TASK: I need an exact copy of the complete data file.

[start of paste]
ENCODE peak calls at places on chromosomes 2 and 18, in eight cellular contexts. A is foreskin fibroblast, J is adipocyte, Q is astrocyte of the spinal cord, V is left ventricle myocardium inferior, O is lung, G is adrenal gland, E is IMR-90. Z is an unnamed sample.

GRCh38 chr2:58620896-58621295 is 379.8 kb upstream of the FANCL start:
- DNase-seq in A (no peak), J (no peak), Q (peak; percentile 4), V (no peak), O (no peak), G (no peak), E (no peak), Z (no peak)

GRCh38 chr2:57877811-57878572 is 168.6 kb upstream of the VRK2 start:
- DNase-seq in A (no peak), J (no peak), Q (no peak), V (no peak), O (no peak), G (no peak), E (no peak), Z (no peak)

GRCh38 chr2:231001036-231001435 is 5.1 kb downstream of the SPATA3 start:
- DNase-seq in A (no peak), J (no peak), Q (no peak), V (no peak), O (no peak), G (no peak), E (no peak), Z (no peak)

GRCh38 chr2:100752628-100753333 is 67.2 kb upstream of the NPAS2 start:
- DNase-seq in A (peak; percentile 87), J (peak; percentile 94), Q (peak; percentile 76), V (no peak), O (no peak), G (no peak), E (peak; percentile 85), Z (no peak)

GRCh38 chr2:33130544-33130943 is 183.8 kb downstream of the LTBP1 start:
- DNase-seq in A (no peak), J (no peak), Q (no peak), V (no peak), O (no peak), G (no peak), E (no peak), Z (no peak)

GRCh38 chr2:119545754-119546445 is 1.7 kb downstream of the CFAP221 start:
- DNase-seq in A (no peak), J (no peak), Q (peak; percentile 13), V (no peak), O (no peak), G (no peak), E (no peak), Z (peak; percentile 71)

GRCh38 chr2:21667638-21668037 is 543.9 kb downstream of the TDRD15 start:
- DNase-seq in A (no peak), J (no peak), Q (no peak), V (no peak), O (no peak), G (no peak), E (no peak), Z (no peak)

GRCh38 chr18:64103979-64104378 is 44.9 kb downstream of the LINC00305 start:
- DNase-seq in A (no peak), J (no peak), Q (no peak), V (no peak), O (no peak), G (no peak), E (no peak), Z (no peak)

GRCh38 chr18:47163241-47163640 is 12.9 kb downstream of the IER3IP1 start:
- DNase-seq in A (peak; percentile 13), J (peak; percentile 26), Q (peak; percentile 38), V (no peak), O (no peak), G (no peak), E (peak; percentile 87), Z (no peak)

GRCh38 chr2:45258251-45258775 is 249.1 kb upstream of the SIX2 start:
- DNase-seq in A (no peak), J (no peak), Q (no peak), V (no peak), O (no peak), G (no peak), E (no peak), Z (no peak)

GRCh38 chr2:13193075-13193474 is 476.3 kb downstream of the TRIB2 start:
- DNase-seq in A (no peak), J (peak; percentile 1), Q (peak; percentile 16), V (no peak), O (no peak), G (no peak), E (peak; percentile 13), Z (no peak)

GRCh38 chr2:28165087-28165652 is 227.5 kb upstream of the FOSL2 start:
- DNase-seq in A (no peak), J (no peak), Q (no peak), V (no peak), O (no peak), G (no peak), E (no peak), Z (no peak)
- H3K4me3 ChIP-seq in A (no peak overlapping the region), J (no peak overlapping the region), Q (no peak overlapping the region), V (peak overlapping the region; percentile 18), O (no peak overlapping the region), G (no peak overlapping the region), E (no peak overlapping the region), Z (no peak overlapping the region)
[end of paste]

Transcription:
ENCODE peak calls at places on chromosomes 2 and 18, in eight cellular contexts. A is foreskin fibroblast, J is adipocyte, Q is astrocyte of the spinal cord, V is left ventricle myocardium inferior, O is lung, G is adrenal gland, E is IMR-90. Z is an unnamed sample.

GRCh38 chr2:58620896-58621295 is 379.8 kb upstream of the FANCL start:
- DNase-seq in A (no peak), J (no peak), Q (peak; percentile 4), V (no peak), O (no peak), G (no peak), E (no peak), Z (no peak)

GRCh38 chr2:57877811-57878572 is 168.6 kb upstream of the VRK2 start:
- DNase-seq in A (no peak), J (no peak), Q (no peak), V (no peak), O (no peak), G (no peak), E (no peak), Z (no peak)

GRCh38 chr2:231001036-231001435 is 5.1 kb downstream of the SPATA3 start:
- DNase-seq in A (no peak), J (no peak), Q (no peak), V (no peak), O (no peak), G (no peak), E (no peak), Z (no peak)

GRCh38 chr2:100752628-100753333 is 67.2 kb upstream of the NPAS2 start:
- DNase-seq in A (peak; percentile 87), J (peak; percentile 94), Q (peak; percentile 76), V (no peak), O (no peak), G (no peak), E (peak; percentile 85), Z (no peak)

GRCh38 chr2:33130544-33130943 is 183.8 kb downstream of the LTBP1 start:
- DNase-seq in A (no peak), J (no peak), Q (no peak), V (no peak), O (no peak), G (no peak), E (no peak), Z (no peak)

GRCh38 chr2:119545754-119546445 is 1.7 kb downstream of the CFAP221 start:
- DNase-seq in A (no peak), J (no peak), Q (peak; percentile 13), V (no peak), O (no peak), G (no peak), E (no peak), Z (peak; percentile 71)

GRCh38 chr2:21667638-21668037 is 543.9 kb downstream of the TDRD15 start:
- DNase-seq in A (no peak), J (no peak), Q (no peak), V (no peak), O (no peak), G (no peak), E (no peak), Z (no peak)

GRCh38 chr18:64103979-64104378 is 44.9 kb downstream of the LINC00305 start:
- DNase-seq in A (no peak), J (no peak), Q (no peak), V (no peak), O (no peak), G (no peak), E (no peak), Z (no peak)

GRCh38 chr18:47163241-47163640 is 12.9 kb downstream of the IER3IP1 start:
- DNase-seq in A (peak; percentile 13), J (peak; percentile 26), Q (peak; percentile 38), V (no peak), O (no peak), G (no peak), E (peak; percentile 87), Z (no peak)

GRCh38 chr2:45258251-45258775 is 249.1 kb upstream of the SIX2 start:
- DNase-seq in A (no peak), J (no peak), Q (no peak), V (no peak), O (no peak), G (no peak), E (no peak), Z (no peak)

GRCh38 chr2:13193075-13193474 is 476.3 kb downstream of the TRIB2 start:
- DNase-seq in A (no peak), J (peak; percentile 1), Q (peak; percentile 16), V (no peak), O (no peak), G (no peak), E (peak; percentile 13), Z (no peak)

GRCh38 chr2:28165087-28165652 is 227.5 kb upstream of the FOSL2 start:
- DNase-seq in A (no peak), J (no peak), Q (no peak), V (no peak), O (no peak), G (no peak), E (no peak), Z (no peak)
- H3K4me3 ChIP-seq in A (no peak overlapping the region), J (no peak overlapping the region), Q (no peak overlapping the region), V (peak overlapping the region; percentile 18), O (no peak overlapping the region), G (no peak overlapping the region), E (no peak overlapping the region), Z (no peak overlapping the region)